Friday, July 5, 2019

Simpson’s Stopper or Twinberry

My nature sketchbook nestled in the Simpson Stopper, you can see a bit of the trunk on the left.

A favorite of people and wildlife
Simpson’s Stopper is one of my favorite native small trees or large shrubs.  I have two growing now, one a veteran of 20 years and the other a small 3-year old transplant.  I planted this for wildlife, but also because it’s pleasing to look at and needs little maintenance from me. 
Wildlife loves it because of the berries and cover.  A mockingbird and blue jay take turns staking it out when the orange-to-red berries ripen, and the bees and butterflies seem to appreciate the fragrant white flowers that come before.  Simpson’s Stopper even has lovely ornamental trunks (cinnamon and gray markings with decorative peeling) and bright green shiny leaves of varied shapes. 
A story of names
It’s called Simpson’s Stopper because it was named in honor of Charles Torrey Simpson, a contemporary of Dr. David Fairchild (whose plant  collection later became Fairchild Tropical Botanic Garden).  Charles was a self-taught naturalist, a specialist in molluscs and botany, and an author and conservationist who made his home in southeast Florida in the early 1900’s.
The name “stopper” is said to have two possible origins.  The first is that it was used as a medicine to treat flu-like symptoms and to stop diarrhea.  The second is that the multiple trunks make it difficult to pass through a hedge or thicket – thus stopping anyone who tries.
It’s also called Twinberry because the flowers and subsequent fruits are borne on a “Y” shaped stalk – twins.  It’s sometimes called nakedwood – self-evident because of the smooth bark on the copper, gray, and tan trunks.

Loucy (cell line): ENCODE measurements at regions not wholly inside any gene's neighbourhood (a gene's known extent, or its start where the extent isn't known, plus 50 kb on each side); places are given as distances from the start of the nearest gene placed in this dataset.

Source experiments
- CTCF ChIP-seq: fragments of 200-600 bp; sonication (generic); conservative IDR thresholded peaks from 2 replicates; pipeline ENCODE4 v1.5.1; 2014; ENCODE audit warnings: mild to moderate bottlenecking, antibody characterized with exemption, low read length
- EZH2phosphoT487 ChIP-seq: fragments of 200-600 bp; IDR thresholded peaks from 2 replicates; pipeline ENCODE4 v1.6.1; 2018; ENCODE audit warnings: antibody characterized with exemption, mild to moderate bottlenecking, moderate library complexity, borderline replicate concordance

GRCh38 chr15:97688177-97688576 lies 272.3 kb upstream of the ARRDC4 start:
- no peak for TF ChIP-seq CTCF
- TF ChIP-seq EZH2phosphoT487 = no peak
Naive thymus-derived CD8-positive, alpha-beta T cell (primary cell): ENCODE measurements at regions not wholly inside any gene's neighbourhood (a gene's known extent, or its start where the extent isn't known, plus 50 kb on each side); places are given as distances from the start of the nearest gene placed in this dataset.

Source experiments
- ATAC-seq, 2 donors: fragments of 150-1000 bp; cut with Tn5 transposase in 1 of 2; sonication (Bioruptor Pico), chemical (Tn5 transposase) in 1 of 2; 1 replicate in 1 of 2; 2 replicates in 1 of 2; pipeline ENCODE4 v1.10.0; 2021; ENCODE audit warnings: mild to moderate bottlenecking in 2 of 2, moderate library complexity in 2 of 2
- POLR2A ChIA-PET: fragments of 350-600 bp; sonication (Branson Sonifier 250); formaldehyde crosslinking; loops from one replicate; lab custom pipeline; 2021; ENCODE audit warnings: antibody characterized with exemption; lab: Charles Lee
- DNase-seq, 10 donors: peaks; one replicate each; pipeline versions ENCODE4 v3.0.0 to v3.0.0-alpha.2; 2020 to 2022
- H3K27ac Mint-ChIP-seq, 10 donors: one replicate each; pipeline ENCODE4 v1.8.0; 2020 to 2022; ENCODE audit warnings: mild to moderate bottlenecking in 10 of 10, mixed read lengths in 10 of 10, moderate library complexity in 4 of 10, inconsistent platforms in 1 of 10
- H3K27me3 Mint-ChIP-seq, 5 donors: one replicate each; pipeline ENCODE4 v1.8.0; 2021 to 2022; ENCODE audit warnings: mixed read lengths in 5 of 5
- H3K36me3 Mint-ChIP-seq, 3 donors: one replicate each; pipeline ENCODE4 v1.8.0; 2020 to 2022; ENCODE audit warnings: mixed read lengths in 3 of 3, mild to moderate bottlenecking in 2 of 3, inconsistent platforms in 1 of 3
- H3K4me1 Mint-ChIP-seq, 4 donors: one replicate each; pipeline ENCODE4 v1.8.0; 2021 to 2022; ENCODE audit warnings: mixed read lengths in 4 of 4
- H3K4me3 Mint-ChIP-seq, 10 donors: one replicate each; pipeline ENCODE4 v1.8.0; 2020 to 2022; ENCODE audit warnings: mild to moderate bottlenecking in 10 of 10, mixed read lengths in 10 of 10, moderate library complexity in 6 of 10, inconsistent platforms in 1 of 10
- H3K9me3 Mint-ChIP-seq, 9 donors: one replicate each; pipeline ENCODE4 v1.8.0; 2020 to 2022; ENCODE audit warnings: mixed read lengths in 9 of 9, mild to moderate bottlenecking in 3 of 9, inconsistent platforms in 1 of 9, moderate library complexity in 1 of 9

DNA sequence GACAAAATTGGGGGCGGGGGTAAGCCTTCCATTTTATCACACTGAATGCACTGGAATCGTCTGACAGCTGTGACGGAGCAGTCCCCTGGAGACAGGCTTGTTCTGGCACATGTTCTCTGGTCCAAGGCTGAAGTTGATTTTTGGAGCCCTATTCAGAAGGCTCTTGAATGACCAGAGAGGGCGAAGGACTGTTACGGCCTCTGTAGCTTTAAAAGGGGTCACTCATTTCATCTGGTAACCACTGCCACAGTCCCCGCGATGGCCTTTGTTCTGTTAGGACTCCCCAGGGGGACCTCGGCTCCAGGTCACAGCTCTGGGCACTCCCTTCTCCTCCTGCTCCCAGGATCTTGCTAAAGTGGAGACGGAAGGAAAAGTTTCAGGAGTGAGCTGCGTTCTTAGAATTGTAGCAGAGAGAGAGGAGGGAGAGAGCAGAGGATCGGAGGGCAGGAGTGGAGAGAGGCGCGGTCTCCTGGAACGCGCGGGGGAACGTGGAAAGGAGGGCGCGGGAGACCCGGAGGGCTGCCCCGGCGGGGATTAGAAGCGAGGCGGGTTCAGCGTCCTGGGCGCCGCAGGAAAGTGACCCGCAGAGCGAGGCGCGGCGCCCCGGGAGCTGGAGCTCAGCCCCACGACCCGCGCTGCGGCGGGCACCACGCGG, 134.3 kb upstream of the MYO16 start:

Many stamens indeed!
The scientific name is Myricanthes fragrans.  According to The Names of Plants by D. Gledhill, Myriacanthus means “with very many thorns”,  Myriandra means myriad stamens, and Myrica and fragans mean fragrance.  I think we can agree that somewhere in there the many-stamened fragrant flowers fit these definitions.  It’s said that the thorns refer to the stamens (there are no thorns at all on this tree).  Because of the dynamic nature of botanical re-classification through the years, older texts refer to this species as Eugenia simpsonii, which is where the Simpson name emerges.
And more
Simpson’s Stopper is native to south Florida and found throughout within the Caribbean, Central America and northern South America. It is salt tolerant and will grow in coastal areas further north. Once established, little care is needed – mine seems to thrive on benign neglect. 

Because Simpson's stopper is a threatened plant species, collecting from the wild is a no-no. Florida has several native plant nurseries and organizations that will happily set you up with a seedling or more mature specimen. My original shrub was purchased through a local chapter of the Florida Native Plant Society, a great source for plants as well as knowledge. 

Resources you may like to visit to know more:  

Florida IFAS extension plant information:

Green Deane on the edibility of Simpson’s Stopper (and more interesting tidbits):

The Naples Chapter of the Florida Native Plant society
Aquabee sketchbook, 6x9”
.7 mm mechanical pencil
Pitt artist pen, dark sepia size S
Daniel Smith watercolors
Round brushes, size 4 and 8

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